Gravity Is One Giant Leap for Womankind, and Yet… Meh.


Gravity was the number one movie in the country — actually, in the world — this weekend, and is breaking all kinds of records for non-holiday box office holding power.

Variety notes that thus far, the film has grossed more than $190 million — $68 million of which is from overseas box offices. This success is notable, but even more so because it’s earned by a film with a woman in the lead role.

That said: Even though the movie is wildly successful, some of us didn’t love it.

Dodai and Madeleine went to separate screenings of Gravity. Below, a discussion. There will be spoilers. You have been warned.


Dodai: Yes.

Madeleine: Was the moral of the movie “don’t go into space”? Because I already knew that going into space was crazy before I went in.

Dodai: I think it was: If you’re a doctor you can fly American, Russian or Chinese rockets.

Madeleine: Right, even if you’re a doctor who’s failed every spaceship simulation you were ever put in.

Dodai: Also that George Clooney always saves the day. Always.

But! It was the number one movie in the country for two weekends in a row!

Madeleine: And deservedly so. I think I said something like, “What a feat of modern cinema” when I was leaving the cinema. (Side note: don’t get too impressed, but Hank Azaria was in my theater.)

Dodai: It’s the “best-ever non-weekend” hold on the box office or whatever.

Madeleine: And it starred a lady no less!

Dodai: Yes! And she is a woman over 40. But even though it was a feat of Modern Cinema, I felt strangely disconnected from it. I joked that it didn’t have enough teen romance or coke sniffing.

And I was only sort of joking.

Madeleine: Agreed — not about the teen romance/coke sniffing thing (though you’re probably right), but about the disconnect. I got really tired of having my anxiety manipulated — especially for the sake of characters I didn’t care all that much about.

There was a moment, probably around the 9th terrible thing that happened, when I actively decided to disinvest myself from worrying about anyone’s well-being. The fact that I could do that so easily doesn’t say a lot for the movie.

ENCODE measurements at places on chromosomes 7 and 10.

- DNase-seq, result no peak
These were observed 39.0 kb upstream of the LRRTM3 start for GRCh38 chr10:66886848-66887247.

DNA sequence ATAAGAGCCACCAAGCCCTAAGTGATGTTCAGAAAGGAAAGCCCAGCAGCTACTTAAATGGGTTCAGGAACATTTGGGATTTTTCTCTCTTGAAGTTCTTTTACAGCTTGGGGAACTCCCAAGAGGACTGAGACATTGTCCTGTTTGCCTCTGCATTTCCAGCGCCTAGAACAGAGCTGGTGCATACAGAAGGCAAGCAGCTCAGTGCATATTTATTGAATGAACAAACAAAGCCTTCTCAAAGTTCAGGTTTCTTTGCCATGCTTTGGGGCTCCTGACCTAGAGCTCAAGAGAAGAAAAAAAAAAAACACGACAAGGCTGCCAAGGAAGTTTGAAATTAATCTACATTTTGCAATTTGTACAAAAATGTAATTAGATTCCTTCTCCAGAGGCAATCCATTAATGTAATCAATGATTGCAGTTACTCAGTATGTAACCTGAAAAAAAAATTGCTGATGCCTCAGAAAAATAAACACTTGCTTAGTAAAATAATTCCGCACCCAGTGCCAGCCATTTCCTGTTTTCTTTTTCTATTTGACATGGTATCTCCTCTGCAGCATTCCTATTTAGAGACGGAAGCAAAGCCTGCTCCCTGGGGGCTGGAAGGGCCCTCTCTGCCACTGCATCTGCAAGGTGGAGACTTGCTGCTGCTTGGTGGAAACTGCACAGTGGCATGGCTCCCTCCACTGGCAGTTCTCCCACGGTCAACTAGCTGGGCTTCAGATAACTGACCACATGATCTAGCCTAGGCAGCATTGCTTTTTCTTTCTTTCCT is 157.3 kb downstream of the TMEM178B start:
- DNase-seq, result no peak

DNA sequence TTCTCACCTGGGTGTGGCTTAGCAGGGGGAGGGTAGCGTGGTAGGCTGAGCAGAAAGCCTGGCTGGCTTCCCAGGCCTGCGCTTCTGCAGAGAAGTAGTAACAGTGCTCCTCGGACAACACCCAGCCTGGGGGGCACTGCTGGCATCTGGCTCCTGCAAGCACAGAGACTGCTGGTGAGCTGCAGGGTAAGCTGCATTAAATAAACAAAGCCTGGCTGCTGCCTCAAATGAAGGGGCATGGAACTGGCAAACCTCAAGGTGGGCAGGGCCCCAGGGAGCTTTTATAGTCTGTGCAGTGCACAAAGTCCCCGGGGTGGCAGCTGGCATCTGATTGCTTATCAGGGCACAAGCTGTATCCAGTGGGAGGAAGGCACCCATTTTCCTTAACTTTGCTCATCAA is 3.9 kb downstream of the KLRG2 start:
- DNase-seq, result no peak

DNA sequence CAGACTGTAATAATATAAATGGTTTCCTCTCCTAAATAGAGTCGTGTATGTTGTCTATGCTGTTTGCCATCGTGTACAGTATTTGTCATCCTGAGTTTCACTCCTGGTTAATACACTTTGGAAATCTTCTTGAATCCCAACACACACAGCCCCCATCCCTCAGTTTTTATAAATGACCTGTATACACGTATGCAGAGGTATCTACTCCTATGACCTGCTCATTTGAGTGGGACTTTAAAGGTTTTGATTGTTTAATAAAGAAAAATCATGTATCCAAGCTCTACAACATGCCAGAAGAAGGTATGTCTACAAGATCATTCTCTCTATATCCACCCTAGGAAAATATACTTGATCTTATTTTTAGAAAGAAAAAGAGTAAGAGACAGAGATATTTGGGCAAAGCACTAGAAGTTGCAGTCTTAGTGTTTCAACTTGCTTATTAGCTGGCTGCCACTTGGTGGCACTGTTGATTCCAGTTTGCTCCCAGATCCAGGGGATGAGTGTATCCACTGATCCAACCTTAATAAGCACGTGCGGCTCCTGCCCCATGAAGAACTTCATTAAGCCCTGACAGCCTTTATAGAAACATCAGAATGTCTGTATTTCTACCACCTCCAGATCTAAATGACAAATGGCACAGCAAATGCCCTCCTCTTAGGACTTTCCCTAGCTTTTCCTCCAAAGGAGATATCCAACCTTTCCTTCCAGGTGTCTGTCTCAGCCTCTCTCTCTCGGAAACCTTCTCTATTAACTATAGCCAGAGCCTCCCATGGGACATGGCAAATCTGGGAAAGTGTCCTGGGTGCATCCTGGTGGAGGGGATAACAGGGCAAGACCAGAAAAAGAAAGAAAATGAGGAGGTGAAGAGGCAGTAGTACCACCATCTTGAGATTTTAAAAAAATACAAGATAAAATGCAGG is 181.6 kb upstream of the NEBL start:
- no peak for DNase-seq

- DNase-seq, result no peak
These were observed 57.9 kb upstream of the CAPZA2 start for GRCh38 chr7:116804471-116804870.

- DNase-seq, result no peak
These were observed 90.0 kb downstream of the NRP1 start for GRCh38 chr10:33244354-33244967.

Dodai: Right, I mean, I “get” it — I get why it’s supposed to be amazing and inspirational. When Clooney’s character asks, “Do you have anyone down there looking up at you,” her truth is: No. Her kid’s dead, and she really could just give up. But she decides to go on. Triumph of the human spirit! But I didn’t enjoy it. I didn’t enjoy the movie.

Still, considering the fact that movies about women have an audience, as you wrote, and women have fewer speaking roles — female representation in movies is at its lowest in years — I am glad it exists, and is doing big box office numbers.

Madeleine: Yes, I don’t begrudge it its success at all, especially after how hard Alfonso Cuarón had to fight to get a woman in that lead role.

What did you think of her friendship with Clooney’s character? Specifically, I want to know what you thought about her hallucinated rescue, which you brought up before.

Dodai: I think it made sense that he was the catalyst — his character is very lively, has a certain joie de vivre — so it was logical that her hallucination spurred her on. He literally gave her life, passed on his will to live. That said, it feels pretty typical/traditional? For the man to be this inspirational figure? Although it made perfect sense. And she does save herself. The will to live was inside her all along, etc.